Josefina Ecimovic of Quinton, passed away January 26, 2023. She is survived by her sons, John (Kelly) and David (Laura); grandchildren, Kiel (Holly), Sean (Stephanie), Tiffany Rife and Brittany Granados; great-grandchildren, Maverick, Tori, Lexi and Zoey; and so many other cherished family members. She was preceded in death by her husband of 68 years, Mirko; her parents, Johan & Alosia Sattelmajer; brother, Joseph; sisters, Maria and Olga; Her sister Johanna passed away just days after on January 30, 2023; and granddaughter, Veronica “Roni.”
The youngest of five children, she was born in Bosanska Gradiska, Yugoslavia, in 1936. After surviving WWII in Slovenia, she and her family began the 300-mile journey home to Bosnia on foot. Along the way, they were robbed at gunpoint of all possessions – right down to their wooden spoons – leaving them to eat with sticks. Upon return to Bosnia, she and her immediate and extended family members were all interned by the communists in various concentration camps. The first camp was Stara Gradiska, which was notorious for atrocities against women and children, including forced labor, torture, starvation, and forced ingestion of toxins. They were then interned at Lamince, then at Aleksandrovac, where they spent most of their time. Finally, they were interned at Nova Topola, from which they were finally released on March 17, 1946. (Josefina’s father so passionately hated communists, his children were forbidden to wear red clothing or lipstick – so we never saw her wear anything red – ever.) Josefina rarely spoke about the atrocities she suffered during her childhood, instead focusing on and cherishing the relationships and strong family bonds created during those shared hard times. It was easy to see those bonds reflected in their eyes whenever she and those family members were together.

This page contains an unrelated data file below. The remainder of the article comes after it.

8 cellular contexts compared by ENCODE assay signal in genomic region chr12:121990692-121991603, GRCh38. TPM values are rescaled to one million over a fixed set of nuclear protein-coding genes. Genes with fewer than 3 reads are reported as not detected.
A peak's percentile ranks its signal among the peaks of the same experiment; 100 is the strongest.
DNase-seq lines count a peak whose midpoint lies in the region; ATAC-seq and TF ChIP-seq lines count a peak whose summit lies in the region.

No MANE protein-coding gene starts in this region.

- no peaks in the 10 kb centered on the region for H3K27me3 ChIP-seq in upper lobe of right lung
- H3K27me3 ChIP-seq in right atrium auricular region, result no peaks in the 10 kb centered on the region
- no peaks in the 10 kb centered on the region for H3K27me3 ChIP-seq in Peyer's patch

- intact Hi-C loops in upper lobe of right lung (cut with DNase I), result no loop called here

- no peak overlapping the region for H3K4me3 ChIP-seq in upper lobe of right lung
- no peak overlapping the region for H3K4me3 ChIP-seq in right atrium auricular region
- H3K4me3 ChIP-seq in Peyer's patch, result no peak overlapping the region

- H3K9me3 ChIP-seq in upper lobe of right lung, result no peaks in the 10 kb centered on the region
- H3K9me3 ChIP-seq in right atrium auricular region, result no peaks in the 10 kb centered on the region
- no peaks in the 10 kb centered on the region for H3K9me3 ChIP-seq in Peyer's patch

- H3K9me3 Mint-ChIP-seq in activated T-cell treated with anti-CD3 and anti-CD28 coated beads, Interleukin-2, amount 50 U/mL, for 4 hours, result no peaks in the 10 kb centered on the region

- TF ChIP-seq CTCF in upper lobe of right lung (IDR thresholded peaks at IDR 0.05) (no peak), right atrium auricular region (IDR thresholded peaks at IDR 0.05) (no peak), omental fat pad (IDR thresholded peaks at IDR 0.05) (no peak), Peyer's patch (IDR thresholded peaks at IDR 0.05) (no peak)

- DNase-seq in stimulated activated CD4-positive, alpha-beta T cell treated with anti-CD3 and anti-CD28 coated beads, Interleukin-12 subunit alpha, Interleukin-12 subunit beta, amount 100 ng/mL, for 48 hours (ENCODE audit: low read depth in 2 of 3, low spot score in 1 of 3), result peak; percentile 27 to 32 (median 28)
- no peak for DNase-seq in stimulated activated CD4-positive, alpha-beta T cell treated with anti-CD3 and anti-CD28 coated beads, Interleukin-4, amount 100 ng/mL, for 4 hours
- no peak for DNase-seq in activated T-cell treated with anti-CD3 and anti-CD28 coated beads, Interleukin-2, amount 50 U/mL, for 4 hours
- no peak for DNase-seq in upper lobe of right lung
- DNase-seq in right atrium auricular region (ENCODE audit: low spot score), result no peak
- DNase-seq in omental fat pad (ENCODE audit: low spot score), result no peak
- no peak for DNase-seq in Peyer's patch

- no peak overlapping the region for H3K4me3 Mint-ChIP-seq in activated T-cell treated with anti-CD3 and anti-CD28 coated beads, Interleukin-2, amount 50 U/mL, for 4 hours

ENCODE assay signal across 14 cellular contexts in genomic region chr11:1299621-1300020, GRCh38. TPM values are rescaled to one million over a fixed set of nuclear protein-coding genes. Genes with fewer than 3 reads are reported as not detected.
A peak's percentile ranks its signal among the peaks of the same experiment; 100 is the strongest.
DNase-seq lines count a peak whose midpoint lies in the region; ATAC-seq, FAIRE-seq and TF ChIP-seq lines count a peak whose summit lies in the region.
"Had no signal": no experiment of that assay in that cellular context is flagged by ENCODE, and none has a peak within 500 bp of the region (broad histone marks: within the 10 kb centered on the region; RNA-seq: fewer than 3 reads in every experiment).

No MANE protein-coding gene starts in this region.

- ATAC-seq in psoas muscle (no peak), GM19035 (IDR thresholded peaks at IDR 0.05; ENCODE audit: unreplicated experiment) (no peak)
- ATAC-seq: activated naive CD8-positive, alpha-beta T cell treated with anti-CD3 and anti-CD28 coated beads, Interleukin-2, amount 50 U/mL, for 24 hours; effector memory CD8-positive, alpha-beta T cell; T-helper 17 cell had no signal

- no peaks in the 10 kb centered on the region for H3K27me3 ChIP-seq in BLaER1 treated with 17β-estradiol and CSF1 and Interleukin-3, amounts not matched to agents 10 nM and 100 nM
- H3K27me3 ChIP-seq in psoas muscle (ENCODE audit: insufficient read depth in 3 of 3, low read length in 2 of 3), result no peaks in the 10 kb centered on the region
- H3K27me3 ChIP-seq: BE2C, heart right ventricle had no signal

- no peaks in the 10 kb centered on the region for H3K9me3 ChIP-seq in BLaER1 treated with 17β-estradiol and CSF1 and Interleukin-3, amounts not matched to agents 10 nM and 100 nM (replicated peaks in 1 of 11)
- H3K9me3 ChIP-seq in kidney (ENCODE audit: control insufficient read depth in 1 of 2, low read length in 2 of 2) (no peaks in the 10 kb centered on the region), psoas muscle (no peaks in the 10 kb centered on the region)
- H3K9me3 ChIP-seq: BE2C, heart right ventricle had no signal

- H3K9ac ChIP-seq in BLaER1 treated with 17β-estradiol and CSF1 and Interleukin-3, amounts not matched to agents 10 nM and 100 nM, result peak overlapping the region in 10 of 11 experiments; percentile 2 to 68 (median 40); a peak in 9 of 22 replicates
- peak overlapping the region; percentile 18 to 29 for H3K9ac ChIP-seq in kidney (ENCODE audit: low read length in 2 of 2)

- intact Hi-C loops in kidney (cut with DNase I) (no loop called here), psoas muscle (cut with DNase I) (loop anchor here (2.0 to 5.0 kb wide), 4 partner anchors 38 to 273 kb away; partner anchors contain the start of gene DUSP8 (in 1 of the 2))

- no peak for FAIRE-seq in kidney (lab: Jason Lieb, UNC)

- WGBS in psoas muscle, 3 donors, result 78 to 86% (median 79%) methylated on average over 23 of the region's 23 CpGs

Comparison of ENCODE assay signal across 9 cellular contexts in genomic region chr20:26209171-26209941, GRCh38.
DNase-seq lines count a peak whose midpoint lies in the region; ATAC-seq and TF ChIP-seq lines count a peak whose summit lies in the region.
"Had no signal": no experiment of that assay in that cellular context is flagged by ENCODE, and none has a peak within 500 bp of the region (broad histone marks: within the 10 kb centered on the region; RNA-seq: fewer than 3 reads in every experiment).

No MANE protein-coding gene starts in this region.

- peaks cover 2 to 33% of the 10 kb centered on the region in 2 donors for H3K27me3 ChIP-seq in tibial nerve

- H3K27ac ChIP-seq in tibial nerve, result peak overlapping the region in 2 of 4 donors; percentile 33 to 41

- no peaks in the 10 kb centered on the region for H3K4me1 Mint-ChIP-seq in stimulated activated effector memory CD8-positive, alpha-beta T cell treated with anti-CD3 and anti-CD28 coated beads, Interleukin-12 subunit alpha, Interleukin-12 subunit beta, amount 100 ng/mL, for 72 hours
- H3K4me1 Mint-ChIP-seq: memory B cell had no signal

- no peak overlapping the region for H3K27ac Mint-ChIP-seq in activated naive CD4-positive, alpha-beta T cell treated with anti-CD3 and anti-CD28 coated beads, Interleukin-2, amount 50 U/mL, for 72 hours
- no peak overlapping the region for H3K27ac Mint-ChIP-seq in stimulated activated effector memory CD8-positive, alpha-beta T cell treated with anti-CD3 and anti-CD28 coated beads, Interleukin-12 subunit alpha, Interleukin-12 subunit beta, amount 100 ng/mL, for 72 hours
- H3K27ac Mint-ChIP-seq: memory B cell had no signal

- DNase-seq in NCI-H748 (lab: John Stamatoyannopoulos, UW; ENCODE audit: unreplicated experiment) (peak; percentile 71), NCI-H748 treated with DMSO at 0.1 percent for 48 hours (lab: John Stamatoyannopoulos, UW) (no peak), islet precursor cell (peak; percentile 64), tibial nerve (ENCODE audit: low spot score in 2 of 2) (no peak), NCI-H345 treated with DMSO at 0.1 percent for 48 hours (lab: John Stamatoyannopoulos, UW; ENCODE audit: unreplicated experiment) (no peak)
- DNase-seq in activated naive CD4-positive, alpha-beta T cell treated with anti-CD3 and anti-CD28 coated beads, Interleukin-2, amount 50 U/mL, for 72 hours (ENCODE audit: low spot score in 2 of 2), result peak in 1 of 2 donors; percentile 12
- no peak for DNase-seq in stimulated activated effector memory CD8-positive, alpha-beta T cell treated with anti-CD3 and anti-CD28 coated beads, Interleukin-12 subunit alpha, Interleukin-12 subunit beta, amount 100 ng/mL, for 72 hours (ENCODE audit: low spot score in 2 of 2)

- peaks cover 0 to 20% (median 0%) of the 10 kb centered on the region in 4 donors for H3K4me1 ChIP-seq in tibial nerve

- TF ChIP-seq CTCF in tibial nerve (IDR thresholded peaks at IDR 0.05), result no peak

As her father undertook the long and arduous task of immigrating legally to America, 17-year-old Josefina met her soon-to-be husband Mirko, and elected to remain in Yugoslavia – much to her family’s dismay.
As a young mother separated from her own mother and with nobody to guide her, she took care of her children while maintaining her sustenance garden, her chickens, and her house (which had neither plumbing nor electricity) and somehow managed to create meals from nothing on a wood burning stove. Since she and her husband refused to join the communist party, they were denied access to electricity, education, and decent employment. She had wanted to return to school after the war to become a nurse but was not permitted to do so. On February 16, 1969, with the sponsorship of her parents, Josefina and her family boarded the plane to America where she fulfilled her dream of freedom and safety. She learned English and became an American citizen, she was proud to be an American and embraced all it had to offer.
Josefina, “Baba”, was THE Matriarch of our family. Strangers may not have known it by her quiet nature. However, she would tell you what you needed to know, even when you didn’t want to hear it. She would tell you what you needed to do, even when you didn’t want to do it. She was wise and insightful, shrewd and astute. Nothing got past her. She saw everyone and everything. If she was your friend, there was no one who was more devoted, loyal or protective. She loved her family with all her heart and soul. She was happiest with her family around, cooking the best meal you would ever eat.
She was the strongest person you would have ever met. You could depend on her, and you still can. Her strength of character will live on for generations. Baba’s legacy is an example of a good life, and our appreciation and love will never fade.
The family will receive friends from 10 to 11:30 a.m. Tuesday, February 7 at Vincent Funeral Home, 9923 Pocahontas Trail, Providence Forge, Va. 23140, with the funeral service beginning at 11:30 a.m. Interment will follow in Washington Memorial Park.